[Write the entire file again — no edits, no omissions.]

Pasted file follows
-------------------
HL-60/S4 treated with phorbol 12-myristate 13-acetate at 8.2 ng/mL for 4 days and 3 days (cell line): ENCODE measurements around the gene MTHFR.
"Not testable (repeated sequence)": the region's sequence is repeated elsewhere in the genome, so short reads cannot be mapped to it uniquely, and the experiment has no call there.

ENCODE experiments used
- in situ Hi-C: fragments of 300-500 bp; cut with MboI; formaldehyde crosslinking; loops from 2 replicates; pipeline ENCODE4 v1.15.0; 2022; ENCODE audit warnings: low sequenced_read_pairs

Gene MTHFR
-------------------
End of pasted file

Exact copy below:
HL-60/S4 treated with phorbol 12-myristate 13-acetate at 8.2 ng/mL for 4 days and 3 days (cell line): ENCODE measurements around the gene MTHFR.
"Not testable (repeated sequence)": the region's sequence is repeated elsewhere in the genome, so short reads cannot be mapped to it uniquely, and the experiment has no call there.

ENCODE experiments used
- in situ Hi-C: fragments of 300-500 bp; cut with MboI; formaldehyde crosslinking; loops from 2 replicates; pipeline ENCODE4 v1.15.0; 2022; ENCODE audit warnings: low sequenced_read_pairs

Gene MTHFR